Magyars Magyars retain to a considerable extent their Asiatic character. Their country now constitutes nearly one-half of the Austrian empire; and from the day that the leader of a nomadic tribe subjugated the country, it may be said that Hungary until towards the middle of the eighteenth century did not enjoy ten years of uninterrupted peace. The introduction of an Asiatic element into the very heart of Europe has necessarily considerably affected the material condition of the territory thus occupied. The Magyar is still essentially a Tartar in his habits, his occupations, and his tastes. He is a herdsman by descent and by inclination; and the peasant shepherd as he stalks over the illimitable plains in his white sheepskin robe might, from his noble bearing and majestic step, be mistaken for a prince of the desert. The magnanimous nature of the Magyar, his language, his Oriental pride, and more than Oriental hospitality, his natural dignity, and even his occasional languor and listlessness, all unequivocally denote his Asiatic derivation and proclaim him of a peculiar race. The Hungarian is rarely a merchant, neither is he by preference an agriculturist, as the steppes of Thibet seem almost reproduced in the great Hungarian plain; to rear horses and tend cattle and sheep are the principal occupations and enjoyments of the Magyar. The villages almost look like encampments, for the houses are built low and apart from each other like tents.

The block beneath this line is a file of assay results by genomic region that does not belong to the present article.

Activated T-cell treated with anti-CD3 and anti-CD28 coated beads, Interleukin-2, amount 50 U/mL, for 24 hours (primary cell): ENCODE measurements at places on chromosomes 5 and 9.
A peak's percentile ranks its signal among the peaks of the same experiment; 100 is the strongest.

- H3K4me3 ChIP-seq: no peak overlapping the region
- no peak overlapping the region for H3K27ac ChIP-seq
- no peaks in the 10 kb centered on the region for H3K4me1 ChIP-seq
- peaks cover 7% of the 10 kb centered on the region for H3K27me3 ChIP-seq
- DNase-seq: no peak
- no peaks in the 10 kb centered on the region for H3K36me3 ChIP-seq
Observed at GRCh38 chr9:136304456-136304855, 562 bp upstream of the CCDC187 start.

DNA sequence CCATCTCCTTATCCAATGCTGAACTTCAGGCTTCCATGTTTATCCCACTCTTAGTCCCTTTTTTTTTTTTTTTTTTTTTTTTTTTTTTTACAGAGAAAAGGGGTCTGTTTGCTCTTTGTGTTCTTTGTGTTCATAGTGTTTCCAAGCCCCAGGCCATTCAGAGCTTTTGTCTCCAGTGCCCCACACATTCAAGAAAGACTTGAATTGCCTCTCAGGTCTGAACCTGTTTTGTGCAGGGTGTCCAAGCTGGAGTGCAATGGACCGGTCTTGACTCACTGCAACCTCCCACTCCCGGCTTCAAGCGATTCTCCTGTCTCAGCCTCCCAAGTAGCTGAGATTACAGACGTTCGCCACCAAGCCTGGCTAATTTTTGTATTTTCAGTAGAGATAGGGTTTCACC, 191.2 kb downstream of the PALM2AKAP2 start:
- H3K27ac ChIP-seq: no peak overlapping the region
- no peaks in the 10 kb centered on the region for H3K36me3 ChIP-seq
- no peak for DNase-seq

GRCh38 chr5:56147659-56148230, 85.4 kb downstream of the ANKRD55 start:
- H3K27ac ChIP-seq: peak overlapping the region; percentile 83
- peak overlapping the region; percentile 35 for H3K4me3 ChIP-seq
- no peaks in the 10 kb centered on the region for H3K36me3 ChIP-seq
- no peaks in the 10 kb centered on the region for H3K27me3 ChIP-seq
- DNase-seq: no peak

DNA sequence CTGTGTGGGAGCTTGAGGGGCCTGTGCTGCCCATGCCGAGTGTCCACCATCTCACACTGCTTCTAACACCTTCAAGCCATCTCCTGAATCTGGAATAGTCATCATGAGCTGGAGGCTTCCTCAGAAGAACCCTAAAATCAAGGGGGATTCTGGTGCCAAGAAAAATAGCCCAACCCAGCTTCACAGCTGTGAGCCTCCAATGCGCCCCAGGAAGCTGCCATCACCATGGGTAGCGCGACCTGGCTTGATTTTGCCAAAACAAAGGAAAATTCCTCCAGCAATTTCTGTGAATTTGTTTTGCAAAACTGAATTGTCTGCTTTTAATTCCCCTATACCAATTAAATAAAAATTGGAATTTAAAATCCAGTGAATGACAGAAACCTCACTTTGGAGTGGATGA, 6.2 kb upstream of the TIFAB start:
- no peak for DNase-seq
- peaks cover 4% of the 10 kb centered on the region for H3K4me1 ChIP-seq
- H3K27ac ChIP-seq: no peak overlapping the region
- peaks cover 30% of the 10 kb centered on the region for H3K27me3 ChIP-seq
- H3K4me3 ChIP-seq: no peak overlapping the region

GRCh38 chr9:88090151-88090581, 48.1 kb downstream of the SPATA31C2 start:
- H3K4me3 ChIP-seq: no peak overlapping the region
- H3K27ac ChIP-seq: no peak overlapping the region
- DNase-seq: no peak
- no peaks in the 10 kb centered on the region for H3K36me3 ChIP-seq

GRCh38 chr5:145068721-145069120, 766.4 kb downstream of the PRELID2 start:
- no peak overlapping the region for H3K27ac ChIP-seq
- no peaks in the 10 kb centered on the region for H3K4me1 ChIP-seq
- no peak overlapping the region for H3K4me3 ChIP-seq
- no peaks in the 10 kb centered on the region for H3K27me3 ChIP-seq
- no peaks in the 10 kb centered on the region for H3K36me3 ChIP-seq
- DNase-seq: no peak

If these people are so distinctly marked, even among the many diversified races of the Austrian empire, the same may be equally said of much of the remarkable country which they inhabit. Hungary is a vast plain sloping to the south, and is surrounded on every side by mountains of different degrees of elevation. The greater part of the country consists of two levels—one 36,000 square miles in extent, or 4000 square miles larger than Ireland. No one portion of this great tract rises 100 feet above the level of the Danube; and, with the exception of a few sandy districts, it comprises some of the richest soil in Europe. The territory which extends from Pesth to the borders of Transylvania, and from Belgrade to the vine-clad hills of Hegyalja, is an almost unbroken level with boundless capabilities of production. The delta of the Nile does not surpass it in fertility. In the hands of a people more advanced in the arts of life it would have long since swarmed with population, and have presented an unexampled picture of agricultural wealth. A large portion of it yet remains the most neglected, the most inadequately peopled, and, with the exception of Turkey, the least improved portion of Europe. The Magyar, even when he applies himself to agriculture, displays chiefly his Asiatic indolence